July 1925 - December 1970
Gus Wilson's Model Garage
written by Martin Bunn
Who, exactly, was this guy Martin Bunn?
I've researched the name of Martin Bunn, author of the "Gus and the Model Garage" series and have found nothing substantial save for this notation from the internet. It sounds correct. If you know of any other information e-mail me at the link at the bottom of the page:
Addendum: February 2012
I received the most amazing e-mail from Ron Benrey, the last Martin Bunn. He generously agreed to write down his recollections of the final days of the Model Garage as well as some insights into the whole creative process at Popular Science. Here's the article "The Last Martin Bunn"
Here is that notation from the internet:
We never found out precisely where the Model Garage was located, though it was presumably in the northern US somewhere. Gus was unmarried, liked to hunt and fish, and was a highly-respected man in his community. His young assistant, Stan Hicks, was never identified as anything but "Gus' young assistant." Nobody else seems to have worked there.
The forward reads:
"In July, 1925, a gruff, gray-haired mechanic appeared feet-first on the pages of popular science. His name was Gus Wilson, and his feet were protruding from beneath a car on which he was "examining the brake rods." Sliding out from under the car, Gus Wilson emerged both into the light of day and into an extraordinary career. In the years that followed he has become the best-known and most respected auto mechanic in the world of fiction. All dimensions of the Gus Wilson saga are of heroic proportions, Model garage stories are among the longest continuous fiction features ever printed in any magazine. More than 500 Gus Wilson stories have been published. Some of the best of the latest are included in this collection. All deal with the problems of modern cars. You may be driving one of them. What you learn in reading these entertaining tales may help you solve a future problem.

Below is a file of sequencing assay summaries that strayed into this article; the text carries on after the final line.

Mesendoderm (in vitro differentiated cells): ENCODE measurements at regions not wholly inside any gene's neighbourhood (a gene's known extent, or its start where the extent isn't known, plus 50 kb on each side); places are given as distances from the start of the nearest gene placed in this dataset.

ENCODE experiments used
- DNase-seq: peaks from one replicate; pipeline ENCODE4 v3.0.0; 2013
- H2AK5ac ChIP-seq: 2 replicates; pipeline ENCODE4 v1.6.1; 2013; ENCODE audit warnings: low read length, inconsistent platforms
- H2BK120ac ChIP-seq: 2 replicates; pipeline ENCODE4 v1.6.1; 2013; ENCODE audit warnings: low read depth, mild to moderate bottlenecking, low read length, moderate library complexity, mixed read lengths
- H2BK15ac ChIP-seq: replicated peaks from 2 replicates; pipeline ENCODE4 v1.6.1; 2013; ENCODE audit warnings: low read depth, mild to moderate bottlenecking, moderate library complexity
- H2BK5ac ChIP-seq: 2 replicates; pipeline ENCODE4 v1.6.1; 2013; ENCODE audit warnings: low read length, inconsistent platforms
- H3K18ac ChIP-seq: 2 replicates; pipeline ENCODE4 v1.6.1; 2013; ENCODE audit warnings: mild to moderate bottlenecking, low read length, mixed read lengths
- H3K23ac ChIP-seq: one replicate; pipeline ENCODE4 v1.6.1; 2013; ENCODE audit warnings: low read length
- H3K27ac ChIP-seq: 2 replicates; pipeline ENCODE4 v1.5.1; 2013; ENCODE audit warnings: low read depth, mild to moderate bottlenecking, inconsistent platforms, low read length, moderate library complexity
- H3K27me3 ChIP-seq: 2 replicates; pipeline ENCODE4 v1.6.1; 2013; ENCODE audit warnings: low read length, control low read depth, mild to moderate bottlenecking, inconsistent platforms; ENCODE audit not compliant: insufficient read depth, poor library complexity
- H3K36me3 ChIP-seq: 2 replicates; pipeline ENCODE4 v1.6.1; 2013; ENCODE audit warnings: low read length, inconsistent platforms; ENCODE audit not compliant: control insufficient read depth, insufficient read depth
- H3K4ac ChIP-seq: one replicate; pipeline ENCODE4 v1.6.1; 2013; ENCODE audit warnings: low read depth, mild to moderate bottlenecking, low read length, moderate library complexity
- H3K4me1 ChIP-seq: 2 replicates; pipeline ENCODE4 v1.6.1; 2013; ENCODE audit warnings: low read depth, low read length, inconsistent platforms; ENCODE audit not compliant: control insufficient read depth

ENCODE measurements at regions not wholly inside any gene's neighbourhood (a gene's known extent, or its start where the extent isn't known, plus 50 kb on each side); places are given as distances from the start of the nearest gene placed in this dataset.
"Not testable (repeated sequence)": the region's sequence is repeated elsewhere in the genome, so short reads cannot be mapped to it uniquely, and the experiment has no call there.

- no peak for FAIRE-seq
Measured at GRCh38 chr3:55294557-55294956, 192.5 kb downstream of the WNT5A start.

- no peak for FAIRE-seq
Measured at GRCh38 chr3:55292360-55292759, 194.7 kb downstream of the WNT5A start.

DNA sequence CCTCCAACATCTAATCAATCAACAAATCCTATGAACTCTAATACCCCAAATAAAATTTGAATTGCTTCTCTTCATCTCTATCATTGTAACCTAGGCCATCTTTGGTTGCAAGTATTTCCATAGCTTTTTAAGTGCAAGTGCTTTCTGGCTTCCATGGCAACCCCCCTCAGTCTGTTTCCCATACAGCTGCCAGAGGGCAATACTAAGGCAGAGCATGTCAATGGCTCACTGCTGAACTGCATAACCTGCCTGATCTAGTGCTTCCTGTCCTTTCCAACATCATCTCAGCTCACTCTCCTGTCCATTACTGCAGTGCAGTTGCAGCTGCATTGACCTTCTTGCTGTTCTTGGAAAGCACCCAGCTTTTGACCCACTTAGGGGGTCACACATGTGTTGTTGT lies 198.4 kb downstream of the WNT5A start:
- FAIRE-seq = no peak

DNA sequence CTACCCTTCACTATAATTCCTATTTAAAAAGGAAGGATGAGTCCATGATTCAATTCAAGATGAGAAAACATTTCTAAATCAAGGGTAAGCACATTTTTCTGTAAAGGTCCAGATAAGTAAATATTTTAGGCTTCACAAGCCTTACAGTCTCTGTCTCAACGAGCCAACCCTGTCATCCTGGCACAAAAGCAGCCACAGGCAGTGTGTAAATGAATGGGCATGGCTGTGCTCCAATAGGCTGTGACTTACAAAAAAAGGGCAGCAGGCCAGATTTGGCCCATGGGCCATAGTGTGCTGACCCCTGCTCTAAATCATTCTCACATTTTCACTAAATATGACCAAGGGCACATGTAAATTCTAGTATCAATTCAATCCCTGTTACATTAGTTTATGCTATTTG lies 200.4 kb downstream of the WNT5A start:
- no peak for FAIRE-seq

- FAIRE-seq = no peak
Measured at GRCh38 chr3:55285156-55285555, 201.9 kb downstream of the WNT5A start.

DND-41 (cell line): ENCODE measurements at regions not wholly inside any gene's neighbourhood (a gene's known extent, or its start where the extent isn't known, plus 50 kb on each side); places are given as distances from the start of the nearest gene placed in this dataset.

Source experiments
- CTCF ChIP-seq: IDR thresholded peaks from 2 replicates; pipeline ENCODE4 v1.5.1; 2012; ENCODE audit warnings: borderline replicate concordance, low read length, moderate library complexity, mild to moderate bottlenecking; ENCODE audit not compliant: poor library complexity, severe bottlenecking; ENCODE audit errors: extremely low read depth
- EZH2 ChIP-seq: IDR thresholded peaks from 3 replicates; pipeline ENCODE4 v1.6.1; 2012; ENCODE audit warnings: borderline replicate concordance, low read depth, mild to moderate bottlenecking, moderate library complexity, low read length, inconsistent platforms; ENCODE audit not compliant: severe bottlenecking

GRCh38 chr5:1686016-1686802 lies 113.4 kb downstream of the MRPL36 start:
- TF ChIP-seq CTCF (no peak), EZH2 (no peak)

Who was Martin Bunn? The long-time author of the Gus Wilson stories is a pen name. Over the years, scores of writers have assumed the Bunn moniker. Only the best wore it successfully. Their works are listed here. "
From One of our Readers (gus-stories.org)
December 1, 2003
Martin Bunn did not exist--he was a pen name for a number of different Popular Science writers over the years, who wrote the stories and were paid by the story. The had a set character list to follow, but the story was up to them.
I had a good friend named Phil McCafferty who wrote for Popular Science for years, was an associate editor until his death last year (2002) (Actually, 1 year ago yesterday) He was the lawn and garden editor at the time of his death.
Phil wrote a number of Gus stories. I have a copy of, which I can't seem to lay my hands on, but we had several conversations on this subject and he told me there were several other writers who shared the Gus stories.
Phil was pretty upset when the editors of PS decided to drop the series. I think he enjoyed writing these stories as well as other articles and reviews of "What's New."
Phil was a really interesting person and I miss him a great deal. Writing was a second job for him, his primary job was Vice President of Manufacturing for Link Belt Construction Equipment. Phil worked his way up in the company from sweeper--a real success story, and a real fine man.
Sorry to ramble on, but hopefully this will answer some of your questions about the Gus series.